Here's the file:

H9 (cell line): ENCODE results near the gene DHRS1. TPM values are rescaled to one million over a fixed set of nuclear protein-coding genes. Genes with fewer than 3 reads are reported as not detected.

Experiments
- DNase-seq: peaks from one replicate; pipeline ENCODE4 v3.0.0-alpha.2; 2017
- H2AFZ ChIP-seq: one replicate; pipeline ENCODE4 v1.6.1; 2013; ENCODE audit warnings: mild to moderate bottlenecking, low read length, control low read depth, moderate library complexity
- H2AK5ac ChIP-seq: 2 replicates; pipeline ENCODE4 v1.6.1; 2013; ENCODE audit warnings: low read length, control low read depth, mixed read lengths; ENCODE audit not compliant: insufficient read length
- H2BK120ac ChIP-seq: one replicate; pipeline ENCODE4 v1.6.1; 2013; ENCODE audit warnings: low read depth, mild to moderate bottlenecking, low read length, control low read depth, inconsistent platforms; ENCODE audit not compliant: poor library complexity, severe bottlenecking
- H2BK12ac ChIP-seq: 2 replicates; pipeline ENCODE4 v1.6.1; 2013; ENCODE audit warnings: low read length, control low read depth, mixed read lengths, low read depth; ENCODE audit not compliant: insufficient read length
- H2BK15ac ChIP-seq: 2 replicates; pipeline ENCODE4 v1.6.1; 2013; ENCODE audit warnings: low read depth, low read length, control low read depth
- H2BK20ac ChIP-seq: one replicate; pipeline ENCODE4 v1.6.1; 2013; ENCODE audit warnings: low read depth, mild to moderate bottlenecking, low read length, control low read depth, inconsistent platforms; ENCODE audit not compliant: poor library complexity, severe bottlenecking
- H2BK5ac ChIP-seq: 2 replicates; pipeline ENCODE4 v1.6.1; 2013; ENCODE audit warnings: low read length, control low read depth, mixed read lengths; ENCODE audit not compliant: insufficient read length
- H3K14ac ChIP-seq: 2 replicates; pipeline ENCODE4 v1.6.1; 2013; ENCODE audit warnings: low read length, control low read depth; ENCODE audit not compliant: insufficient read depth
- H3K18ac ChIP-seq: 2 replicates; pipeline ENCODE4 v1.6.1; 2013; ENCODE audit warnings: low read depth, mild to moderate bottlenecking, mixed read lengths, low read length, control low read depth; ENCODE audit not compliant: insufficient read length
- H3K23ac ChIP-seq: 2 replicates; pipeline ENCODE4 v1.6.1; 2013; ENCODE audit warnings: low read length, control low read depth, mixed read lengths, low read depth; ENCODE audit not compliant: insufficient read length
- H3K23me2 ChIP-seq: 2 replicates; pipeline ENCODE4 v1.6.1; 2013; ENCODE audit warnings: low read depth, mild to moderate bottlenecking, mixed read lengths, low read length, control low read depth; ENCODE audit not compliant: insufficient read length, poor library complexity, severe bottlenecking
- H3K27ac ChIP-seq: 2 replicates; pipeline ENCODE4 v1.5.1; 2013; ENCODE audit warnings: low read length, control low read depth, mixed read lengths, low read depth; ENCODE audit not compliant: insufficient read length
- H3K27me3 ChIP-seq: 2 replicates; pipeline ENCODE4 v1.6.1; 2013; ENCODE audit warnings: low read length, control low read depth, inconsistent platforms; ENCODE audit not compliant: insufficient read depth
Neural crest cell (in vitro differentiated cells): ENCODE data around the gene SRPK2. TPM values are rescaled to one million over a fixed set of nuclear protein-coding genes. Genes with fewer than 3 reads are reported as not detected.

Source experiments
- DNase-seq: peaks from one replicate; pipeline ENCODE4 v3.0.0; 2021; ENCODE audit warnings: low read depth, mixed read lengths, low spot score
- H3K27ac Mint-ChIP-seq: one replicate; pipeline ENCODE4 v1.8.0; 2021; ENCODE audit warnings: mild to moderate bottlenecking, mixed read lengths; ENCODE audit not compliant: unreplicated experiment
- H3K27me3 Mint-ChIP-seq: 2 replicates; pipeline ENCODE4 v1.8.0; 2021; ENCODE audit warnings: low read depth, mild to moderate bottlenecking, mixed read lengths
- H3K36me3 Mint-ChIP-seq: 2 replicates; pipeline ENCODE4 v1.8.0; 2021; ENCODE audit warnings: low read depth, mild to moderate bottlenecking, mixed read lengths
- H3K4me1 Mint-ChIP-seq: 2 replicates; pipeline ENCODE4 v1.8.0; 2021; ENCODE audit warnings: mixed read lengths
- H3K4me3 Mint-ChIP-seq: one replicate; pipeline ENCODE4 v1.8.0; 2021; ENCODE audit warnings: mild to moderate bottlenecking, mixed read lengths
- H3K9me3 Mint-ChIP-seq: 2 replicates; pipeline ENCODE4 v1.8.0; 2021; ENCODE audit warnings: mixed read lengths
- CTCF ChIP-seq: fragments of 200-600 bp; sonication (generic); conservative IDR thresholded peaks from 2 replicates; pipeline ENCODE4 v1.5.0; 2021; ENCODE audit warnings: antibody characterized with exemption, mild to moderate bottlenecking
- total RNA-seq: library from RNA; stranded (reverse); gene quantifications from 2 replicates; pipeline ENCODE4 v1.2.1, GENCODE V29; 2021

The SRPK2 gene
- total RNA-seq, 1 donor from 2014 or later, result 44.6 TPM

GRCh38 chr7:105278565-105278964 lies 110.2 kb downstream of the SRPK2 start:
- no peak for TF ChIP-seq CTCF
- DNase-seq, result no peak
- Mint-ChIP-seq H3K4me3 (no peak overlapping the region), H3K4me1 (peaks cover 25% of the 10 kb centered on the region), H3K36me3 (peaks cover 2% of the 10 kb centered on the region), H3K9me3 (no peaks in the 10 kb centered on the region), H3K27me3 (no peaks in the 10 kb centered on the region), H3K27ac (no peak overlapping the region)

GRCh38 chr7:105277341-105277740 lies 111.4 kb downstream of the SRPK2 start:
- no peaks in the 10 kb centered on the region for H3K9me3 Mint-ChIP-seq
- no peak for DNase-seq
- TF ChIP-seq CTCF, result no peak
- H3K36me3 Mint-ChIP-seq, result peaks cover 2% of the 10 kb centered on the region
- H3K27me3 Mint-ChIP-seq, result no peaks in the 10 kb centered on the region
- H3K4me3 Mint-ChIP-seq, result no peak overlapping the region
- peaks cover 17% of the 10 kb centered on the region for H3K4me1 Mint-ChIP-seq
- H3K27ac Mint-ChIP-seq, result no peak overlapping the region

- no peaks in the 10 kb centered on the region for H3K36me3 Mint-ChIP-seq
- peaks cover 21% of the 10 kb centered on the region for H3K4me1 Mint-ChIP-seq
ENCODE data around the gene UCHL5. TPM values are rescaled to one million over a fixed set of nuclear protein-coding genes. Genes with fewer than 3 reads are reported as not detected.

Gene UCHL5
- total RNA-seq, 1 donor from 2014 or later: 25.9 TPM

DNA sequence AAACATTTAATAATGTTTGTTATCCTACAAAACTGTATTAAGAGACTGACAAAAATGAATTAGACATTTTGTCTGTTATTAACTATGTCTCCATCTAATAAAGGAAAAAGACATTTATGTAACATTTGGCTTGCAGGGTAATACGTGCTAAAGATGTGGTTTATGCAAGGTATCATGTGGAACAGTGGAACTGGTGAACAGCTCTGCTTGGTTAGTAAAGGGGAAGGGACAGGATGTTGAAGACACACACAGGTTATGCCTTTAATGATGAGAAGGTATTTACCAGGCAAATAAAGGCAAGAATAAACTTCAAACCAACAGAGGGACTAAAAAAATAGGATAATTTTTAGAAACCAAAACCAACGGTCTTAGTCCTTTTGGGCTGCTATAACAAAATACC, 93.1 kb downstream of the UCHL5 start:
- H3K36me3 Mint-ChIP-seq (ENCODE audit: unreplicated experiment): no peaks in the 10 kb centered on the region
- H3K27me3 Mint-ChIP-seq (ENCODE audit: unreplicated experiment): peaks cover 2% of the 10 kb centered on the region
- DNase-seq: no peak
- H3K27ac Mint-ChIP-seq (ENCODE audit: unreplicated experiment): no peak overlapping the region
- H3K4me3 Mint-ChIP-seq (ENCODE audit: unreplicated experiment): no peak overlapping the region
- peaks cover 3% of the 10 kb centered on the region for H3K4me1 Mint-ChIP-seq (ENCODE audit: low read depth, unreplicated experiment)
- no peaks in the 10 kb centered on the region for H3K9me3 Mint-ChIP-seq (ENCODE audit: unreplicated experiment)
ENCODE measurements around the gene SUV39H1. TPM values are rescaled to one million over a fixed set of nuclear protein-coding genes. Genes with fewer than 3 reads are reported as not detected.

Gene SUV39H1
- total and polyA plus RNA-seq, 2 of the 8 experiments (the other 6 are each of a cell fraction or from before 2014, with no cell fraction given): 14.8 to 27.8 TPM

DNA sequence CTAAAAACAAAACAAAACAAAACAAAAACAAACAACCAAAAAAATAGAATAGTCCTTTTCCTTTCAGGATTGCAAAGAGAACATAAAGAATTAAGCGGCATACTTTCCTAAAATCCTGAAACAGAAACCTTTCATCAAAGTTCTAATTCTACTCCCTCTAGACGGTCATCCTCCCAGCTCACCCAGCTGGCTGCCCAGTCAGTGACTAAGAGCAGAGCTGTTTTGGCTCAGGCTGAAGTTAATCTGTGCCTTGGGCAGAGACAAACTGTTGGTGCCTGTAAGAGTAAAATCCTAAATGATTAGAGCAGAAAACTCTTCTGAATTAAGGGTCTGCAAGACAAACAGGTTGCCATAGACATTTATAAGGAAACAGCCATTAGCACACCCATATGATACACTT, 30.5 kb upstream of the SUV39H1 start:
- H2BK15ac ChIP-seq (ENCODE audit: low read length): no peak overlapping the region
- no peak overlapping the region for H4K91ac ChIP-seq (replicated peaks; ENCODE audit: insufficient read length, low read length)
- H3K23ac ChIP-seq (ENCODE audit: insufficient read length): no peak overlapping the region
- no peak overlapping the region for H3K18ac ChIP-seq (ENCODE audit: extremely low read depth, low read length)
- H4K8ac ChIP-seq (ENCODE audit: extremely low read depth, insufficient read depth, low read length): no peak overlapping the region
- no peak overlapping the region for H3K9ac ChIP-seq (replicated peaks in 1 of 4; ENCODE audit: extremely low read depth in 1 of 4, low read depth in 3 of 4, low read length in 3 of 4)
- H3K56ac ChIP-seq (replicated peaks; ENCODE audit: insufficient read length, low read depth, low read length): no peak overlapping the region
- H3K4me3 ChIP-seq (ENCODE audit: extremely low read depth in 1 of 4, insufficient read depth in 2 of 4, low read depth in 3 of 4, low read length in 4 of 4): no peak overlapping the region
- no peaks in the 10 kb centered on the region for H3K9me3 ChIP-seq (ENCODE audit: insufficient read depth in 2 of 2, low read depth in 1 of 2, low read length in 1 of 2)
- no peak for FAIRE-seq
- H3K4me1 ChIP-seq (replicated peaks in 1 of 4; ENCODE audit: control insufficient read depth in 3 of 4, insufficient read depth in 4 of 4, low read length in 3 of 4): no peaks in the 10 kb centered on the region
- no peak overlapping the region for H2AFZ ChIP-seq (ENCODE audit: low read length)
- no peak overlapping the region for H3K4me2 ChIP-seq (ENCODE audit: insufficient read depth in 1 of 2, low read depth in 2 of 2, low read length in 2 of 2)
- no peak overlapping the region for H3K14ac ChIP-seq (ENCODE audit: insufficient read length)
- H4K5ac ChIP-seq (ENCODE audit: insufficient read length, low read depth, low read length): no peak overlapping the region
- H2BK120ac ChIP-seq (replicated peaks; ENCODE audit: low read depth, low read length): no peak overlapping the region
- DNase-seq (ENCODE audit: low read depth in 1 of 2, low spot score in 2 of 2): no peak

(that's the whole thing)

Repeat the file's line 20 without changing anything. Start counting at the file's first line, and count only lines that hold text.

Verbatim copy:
- H3K27ac Mint-ChIP-seq: one replicate; pipeline ENCODE4 v1.8.0; 2021; ENCODE audit warnings: mild to moderate bottlenecking, mixed read lengths; ENCODE audit not compliant: unreplicated experiment